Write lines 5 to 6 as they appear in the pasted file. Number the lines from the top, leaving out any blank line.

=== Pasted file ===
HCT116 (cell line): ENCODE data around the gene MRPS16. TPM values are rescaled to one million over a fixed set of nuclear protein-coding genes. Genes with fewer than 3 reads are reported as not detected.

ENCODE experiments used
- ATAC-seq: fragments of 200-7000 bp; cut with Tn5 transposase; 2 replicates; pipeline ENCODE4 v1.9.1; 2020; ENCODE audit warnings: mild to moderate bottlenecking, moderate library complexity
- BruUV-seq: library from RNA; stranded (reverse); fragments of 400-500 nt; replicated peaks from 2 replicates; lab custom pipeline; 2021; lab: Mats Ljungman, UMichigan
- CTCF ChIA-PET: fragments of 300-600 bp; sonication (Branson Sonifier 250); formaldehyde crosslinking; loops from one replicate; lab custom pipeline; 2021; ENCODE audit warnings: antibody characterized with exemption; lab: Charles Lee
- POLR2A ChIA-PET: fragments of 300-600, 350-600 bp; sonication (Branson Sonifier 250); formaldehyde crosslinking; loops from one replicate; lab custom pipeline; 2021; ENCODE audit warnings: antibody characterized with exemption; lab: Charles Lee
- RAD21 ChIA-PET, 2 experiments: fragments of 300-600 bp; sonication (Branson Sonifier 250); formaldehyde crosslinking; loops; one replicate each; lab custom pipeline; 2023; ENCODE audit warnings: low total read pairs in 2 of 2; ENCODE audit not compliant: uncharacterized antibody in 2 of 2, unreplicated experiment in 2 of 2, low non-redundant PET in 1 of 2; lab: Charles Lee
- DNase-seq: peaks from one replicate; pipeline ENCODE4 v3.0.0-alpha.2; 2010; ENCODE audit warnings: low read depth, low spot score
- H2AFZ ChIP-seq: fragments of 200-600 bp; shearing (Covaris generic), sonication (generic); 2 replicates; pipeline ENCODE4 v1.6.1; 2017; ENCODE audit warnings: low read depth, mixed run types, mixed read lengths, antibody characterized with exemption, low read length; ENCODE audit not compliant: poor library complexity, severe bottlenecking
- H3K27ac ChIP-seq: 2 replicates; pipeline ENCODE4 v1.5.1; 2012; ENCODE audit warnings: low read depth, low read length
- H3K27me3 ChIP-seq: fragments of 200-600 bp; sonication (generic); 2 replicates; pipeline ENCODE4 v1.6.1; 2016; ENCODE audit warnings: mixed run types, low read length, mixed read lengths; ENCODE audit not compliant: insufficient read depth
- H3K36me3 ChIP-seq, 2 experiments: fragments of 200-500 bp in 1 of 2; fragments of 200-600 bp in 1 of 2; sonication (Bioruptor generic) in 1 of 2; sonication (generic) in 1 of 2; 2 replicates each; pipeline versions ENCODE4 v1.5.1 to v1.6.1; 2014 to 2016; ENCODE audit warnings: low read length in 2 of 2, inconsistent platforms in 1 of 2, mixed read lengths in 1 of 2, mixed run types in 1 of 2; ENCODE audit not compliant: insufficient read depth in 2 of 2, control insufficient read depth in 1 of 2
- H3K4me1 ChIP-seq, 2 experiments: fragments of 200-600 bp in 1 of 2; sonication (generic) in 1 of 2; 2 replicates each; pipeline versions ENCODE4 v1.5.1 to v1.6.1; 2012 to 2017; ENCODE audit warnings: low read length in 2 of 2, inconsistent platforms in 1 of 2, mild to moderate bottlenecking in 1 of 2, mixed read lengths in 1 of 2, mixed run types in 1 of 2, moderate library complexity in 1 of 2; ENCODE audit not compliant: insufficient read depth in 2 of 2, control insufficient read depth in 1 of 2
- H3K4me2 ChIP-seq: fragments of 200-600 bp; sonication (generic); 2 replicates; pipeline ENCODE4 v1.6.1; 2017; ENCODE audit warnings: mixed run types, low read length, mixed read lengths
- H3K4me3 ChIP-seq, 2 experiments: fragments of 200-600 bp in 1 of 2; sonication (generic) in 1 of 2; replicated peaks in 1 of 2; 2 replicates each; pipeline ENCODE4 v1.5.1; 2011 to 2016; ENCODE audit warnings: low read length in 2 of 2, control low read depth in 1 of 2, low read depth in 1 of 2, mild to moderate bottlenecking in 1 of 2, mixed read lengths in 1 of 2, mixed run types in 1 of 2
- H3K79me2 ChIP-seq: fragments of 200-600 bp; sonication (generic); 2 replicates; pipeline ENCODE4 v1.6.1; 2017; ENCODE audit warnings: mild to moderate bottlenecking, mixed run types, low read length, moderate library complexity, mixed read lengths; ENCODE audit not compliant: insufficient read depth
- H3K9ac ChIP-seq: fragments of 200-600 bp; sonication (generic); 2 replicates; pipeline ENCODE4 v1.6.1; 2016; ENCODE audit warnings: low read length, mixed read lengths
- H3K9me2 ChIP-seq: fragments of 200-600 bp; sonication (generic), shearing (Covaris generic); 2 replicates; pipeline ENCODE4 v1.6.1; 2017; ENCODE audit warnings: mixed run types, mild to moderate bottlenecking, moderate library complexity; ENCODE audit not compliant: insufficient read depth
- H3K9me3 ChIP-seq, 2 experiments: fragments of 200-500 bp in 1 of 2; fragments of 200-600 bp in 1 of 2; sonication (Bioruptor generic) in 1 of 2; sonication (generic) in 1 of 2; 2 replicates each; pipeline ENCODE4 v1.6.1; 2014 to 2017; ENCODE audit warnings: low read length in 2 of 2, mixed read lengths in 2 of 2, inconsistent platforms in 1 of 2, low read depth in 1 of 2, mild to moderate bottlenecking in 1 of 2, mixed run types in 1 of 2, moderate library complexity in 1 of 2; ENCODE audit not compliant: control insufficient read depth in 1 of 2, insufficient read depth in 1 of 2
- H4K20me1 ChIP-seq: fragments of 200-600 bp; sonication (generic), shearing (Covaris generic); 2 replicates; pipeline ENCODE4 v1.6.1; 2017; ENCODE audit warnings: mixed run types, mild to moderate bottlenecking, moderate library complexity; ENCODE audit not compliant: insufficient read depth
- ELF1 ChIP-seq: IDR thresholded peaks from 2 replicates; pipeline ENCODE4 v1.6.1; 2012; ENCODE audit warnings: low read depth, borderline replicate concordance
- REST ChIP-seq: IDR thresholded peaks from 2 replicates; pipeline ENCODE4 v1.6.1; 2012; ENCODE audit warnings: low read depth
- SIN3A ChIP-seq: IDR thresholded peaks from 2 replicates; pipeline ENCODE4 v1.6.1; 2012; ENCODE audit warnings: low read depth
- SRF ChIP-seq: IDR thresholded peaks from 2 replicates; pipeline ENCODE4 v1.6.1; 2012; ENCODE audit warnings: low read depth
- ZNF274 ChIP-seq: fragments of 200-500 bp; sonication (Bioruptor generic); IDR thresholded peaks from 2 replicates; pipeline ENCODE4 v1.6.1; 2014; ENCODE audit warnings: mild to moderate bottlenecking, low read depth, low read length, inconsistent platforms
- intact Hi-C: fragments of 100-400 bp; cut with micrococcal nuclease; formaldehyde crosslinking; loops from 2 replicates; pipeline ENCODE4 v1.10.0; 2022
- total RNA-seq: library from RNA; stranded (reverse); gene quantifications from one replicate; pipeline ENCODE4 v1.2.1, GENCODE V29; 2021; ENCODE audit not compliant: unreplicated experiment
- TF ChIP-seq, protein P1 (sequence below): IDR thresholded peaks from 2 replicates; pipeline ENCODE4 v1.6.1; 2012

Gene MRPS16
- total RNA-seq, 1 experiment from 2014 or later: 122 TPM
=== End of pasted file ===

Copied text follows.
- CTCF ChIA-PET: fragments of 300-600 bp; sonication (Branson Sonifier 250); formaldehyde crosslinking; loops from one replicate; lab custom pipeline; 2021; ENCODE audit warnings: antibody characterized with exemption; lab: Charles Lee
- POLR2A ChIA-PET: fragments of 300-600, 350-600 bp; sonication (Branson Sonifier 250); formaldehyde crosslinking; loops from one replicate; lab custom pipeline; 2021; ENCODE audit warnings: antibody characterized with exemption; lab: Charles Lee